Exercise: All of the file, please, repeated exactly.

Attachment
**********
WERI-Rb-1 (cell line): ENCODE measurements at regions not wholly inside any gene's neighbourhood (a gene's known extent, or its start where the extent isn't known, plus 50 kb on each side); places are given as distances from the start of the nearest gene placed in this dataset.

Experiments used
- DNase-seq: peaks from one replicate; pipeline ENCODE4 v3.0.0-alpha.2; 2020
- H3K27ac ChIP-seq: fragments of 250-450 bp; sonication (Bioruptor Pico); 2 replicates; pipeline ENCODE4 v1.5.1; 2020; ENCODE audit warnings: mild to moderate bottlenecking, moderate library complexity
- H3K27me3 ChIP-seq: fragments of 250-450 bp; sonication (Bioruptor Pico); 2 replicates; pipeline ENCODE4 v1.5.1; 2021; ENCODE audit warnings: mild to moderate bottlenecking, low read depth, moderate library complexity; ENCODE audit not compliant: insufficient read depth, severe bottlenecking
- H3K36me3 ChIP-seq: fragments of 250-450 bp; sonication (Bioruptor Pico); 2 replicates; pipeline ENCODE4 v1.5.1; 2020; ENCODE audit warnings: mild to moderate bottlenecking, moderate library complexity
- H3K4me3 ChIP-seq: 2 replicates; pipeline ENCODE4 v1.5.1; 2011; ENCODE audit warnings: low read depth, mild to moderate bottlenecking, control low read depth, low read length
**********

WERI-Rb-1 (cell line): ENCODE measurements at regions not wholly inside any gene's neighbourhood (a gene's known extent, or its start where the extent isn't known, plus 50 kb on each side); places are given as distances from the start of the nearest gene placed in this dataset.

Experiments used
- DNase-seq: peaks from one replicate; pipeline ENCODE4 v3.0.0-alpha.2; 2020
- H3K27ac ChIP-seq: fragments of 250-450 bp; sonication (Bioruptor Pico); 2 replicates; pipeline ENCODE4 v1.5.1; 2020; ENCODE audit warnings: mild to moderate bottlenecking, moderate library complexity
- H3K27me3 ChIP-seq: fragments of 250-450 bp; sonication (Bioruptor Pico); 2 replicates; pipeline ENCODE4 v1.5.1; 2021; ENCODE audit warnings: mild to moderate bottlenecking, low read depth, moderate library complexity; ENCODE audit not compliant: insufficient read depth, severe bottlenecking
- H3K36me3 ChIP-seq: fragments of 250-450 bp; sonication (Bioruptor Pico); 2 replicates; pipeline ENCODE4 v1.5.1; 2020; ENCODE audit warnings: mild to moderate bottlenecking, moderate library complexity
- H3K4me3 ChIP-seq: 2 replicates; pipeline ENCODE4 v1.5.1; 2011; ENCODE audit warnings: low read depth, mild to moderate bottlenecking, control low read depth, low read length